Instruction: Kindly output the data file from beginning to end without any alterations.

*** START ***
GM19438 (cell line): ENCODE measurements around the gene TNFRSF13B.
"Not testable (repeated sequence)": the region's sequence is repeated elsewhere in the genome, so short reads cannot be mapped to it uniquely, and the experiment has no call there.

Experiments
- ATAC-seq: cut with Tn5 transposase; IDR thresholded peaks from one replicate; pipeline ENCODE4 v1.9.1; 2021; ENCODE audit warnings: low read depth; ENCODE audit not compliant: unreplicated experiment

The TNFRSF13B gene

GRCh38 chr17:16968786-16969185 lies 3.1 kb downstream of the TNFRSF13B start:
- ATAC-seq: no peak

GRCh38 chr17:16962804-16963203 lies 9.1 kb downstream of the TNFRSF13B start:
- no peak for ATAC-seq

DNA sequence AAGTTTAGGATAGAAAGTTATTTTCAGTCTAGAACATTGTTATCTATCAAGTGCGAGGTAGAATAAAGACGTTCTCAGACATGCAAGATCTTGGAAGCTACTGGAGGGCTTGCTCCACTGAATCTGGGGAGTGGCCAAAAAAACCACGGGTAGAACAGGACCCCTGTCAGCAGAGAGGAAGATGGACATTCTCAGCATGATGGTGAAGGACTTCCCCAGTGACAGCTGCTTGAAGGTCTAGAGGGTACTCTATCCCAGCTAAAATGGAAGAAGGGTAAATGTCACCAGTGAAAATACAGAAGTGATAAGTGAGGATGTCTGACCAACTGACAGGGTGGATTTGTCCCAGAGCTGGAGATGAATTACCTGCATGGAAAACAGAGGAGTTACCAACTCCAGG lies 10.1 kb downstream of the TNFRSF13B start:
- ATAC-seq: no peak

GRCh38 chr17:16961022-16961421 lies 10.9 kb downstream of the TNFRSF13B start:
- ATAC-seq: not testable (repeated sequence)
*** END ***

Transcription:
GM19438 (cell line): ENCODE measurements around the gene TNFRSF13B.
"Not testable (repeated sequence)": the region's sequence is repeated elsewhere in the genome, so short reads cannot be mapped to it uniquely, and the experiment has no call there.

Experiments
- ATAC-seq: cut with Tn5 transposase; IDR thresholded peaks from one replicate; pipeline ENCODE4 v1.9.1; 2021; ENCODE audit warnings: low read depth; ENCODE audit not compliant: unreplicated experiment

The TNFRSF13B gene

GRCh38 chr17:16968786-16969185 lies 3.1 kb downstream of the TNFRSF13B start:
- ATAC-seq: no peak

GRCh38 chr17:16962804-16963203 lies 9.1 kb downstream of the TNFRSF13B start:
- no peak for ATAC-seq

DNA sequence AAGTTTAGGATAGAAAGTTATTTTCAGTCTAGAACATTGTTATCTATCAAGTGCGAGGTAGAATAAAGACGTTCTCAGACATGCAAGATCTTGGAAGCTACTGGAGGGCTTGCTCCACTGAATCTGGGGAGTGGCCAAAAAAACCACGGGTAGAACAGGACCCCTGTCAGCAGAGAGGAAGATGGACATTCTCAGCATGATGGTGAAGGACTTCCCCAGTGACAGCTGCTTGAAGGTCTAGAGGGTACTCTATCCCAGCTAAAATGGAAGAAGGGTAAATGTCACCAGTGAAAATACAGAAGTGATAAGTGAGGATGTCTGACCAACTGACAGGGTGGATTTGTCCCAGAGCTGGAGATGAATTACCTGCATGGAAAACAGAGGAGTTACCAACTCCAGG lies 10.1 kb downstream of the TNFRSF13B start:
- ATAC-seq: no peak

GRCh38 chr17:16961022-16961421 lies 10.9 kb downstream of the TNFRSF13B start:
- ATAC-seq: not testable (repeated sequence)